The Durrell Wildlife Trust—which turned fifty last year—has announced that it will be cutting back 10 percent of its workforce, approximately 12-14 positions, due to an ongoing deficit caused by the economic recession.
“It is extremely sad that we have to take these actions, including the need to lose staff who work so passionately in support of our mission,” said Durrell Chief Executive Paul Masterton.
The organization says that while the deficits are due in part to increasing costs to run conservation programs, falling tourism at its conservation headquarters—which holds a number of endangered species—on Jersey Island and a decline in donations has severely impacted the long-running conservation organization.
Durrell Wildlife Trust was started by Gerard Durrell, beloved writer and long-time advocate for endangered species. The organization works in areas largely neglected by larger conservation organizations and with species that garner little public attention, but are no less endangered.
These include animals like the mountain chicken frog, the solenodon, the Hispaniolan hutia, and the Antiguan racer in the Caribbean; the mangrove finch and the Floreana mockingbird in the Galapagos; the pygmy hog in India; the pink pigeon, echo parakeet, Mauritius kestrel, Rodrigues fruitbat, and the Durrell night gecko (named after Gerard Durrell) on the island of Mauritius.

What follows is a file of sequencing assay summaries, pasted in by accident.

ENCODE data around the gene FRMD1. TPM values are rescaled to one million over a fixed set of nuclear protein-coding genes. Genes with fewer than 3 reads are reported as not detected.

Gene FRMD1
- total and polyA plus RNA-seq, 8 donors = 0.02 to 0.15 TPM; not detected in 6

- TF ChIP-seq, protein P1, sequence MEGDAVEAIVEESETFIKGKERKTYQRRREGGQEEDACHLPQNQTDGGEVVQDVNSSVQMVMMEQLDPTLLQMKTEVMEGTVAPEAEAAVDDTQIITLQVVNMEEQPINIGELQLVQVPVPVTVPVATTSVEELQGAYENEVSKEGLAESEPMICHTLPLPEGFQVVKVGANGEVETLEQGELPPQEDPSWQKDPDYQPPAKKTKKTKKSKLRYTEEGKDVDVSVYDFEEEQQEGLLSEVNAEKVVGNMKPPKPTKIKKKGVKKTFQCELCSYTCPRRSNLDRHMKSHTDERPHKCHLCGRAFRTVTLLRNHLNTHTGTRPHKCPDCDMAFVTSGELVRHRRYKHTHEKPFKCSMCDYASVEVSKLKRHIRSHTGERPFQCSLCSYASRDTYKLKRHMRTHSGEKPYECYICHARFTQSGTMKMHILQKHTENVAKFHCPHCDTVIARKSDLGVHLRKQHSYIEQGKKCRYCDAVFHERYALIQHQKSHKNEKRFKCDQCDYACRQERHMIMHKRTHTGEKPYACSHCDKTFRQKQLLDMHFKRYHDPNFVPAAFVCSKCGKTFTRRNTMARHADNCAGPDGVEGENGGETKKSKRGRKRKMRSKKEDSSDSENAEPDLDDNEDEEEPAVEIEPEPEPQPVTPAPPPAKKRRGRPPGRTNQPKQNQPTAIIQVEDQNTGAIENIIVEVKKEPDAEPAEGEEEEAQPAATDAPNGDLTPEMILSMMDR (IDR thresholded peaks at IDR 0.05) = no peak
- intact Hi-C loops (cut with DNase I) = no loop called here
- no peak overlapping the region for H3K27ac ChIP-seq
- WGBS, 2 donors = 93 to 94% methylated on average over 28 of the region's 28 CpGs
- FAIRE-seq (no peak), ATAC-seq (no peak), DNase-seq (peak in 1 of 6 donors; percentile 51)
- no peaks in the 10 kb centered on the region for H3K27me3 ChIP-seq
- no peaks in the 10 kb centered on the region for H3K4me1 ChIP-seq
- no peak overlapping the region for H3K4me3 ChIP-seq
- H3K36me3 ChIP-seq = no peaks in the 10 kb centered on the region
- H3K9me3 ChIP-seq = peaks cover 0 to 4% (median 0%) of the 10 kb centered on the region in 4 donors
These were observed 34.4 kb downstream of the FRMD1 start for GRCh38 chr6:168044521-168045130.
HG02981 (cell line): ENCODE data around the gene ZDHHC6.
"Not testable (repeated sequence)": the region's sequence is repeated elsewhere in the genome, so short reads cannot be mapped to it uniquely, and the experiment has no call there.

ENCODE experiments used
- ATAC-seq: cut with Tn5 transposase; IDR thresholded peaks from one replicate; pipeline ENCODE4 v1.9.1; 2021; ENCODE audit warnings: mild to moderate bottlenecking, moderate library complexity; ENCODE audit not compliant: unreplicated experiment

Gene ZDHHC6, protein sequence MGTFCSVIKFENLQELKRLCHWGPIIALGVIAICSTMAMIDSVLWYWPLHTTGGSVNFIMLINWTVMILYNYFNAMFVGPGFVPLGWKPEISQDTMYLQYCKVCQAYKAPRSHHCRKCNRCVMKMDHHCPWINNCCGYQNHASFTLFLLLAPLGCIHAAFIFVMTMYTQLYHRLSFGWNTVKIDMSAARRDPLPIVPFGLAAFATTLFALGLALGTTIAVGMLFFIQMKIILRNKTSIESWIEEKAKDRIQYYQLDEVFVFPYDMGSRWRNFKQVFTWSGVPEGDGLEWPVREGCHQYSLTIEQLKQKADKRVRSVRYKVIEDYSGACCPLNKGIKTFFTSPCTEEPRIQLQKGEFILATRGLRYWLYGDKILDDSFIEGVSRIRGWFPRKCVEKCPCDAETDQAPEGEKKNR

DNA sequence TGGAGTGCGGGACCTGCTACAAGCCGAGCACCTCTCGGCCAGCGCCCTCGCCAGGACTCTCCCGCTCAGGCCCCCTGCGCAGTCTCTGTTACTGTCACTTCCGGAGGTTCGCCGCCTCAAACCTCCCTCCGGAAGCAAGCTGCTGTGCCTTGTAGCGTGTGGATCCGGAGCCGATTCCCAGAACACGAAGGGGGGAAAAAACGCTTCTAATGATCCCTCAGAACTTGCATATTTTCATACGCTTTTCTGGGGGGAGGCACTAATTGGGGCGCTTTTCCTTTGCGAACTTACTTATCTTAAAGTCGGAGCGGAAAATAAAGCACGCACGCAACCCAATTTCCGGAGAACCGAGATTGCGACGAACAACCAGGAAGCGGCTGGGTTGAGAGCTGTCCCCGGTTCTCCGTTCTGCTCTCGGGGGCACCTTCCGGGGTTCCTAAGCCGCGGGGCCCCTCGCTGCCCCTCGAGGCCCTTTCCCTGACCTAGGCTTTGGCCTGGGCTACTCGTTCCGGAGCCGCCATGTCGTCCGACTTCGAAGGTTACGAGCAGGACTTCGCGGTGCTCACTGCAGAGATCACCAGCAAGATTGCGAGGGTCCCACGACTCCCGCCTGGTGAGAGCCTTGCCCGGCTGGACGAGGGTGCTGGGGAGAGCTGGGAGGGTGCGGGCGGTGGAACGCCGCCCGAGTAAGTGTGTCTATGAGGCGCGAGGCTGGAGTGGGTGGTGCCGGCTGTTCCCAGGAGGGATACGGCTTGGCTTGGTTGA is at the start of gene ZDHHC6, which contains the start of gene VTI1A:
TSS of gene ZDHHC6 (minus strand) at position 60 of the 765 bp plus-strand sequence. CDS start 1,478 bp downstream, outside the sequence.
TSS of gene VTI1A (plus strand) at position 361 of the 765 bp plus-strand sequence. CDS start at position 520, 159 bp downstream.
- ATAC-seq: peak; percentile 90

The Durrell Wildlife Trust has also long-focused on conservation work on the island of Madagascar, protecting rare forests and wetlands to save species like the Alaotra gentle lemur, the white-collared brown lemur, the black and white ruffed lemur, the ploughshare tortoise, the side-necked turtle, and the Madagascaran teal.
(01/18/2010) Not many people know the solenodon and the hutia, yet for the fortunate few that have encountered them, these strange little-studied mammals—just barely holding on in the Caribbean island of Hispaniola—deserve to be stars of the animal kingdom. “I could not quite believe it the first time I held a solenodon; I was in utter awe of this mesmerizing mammal. […] They have a long flexible snout which is all down to the fact that it is joined to the skull by a unique ball-and-socket joint. This makes it look as if the snout is almost independent to the rest of the animal. You can’t help but feel fascinated by the snout and inevitably it does make you smile,” Dr. Jose Nunez-Mino, the Project Manager for a new initiative to study and conserve the island’s last mammals, told mongabay.com in an interview.
(12/03/2009) I know a two-year-old who is already an owl expert. My friends’ daughter, Harper, can identify all of North America’s owls by photos or drawings; even more impressive she can identify them by call. There is one owl call, however, that she may never hear. The Anjouan-scops owl, native to Anjouan island apart of the Comoros island chain, is on the verge of extinction. It is so rare that for over a century it was believed to have already vanished.
(08/27/2009) The Madagascar pochard, the world’s rarest duck, was already thought to be extinct once. After a last sighting in 1991 the species was thought to have vanished until nine adults and four hatchlings were discovered in 2006. However, conservationists have begun to fear that the species will never recover after a survey this year found only six females.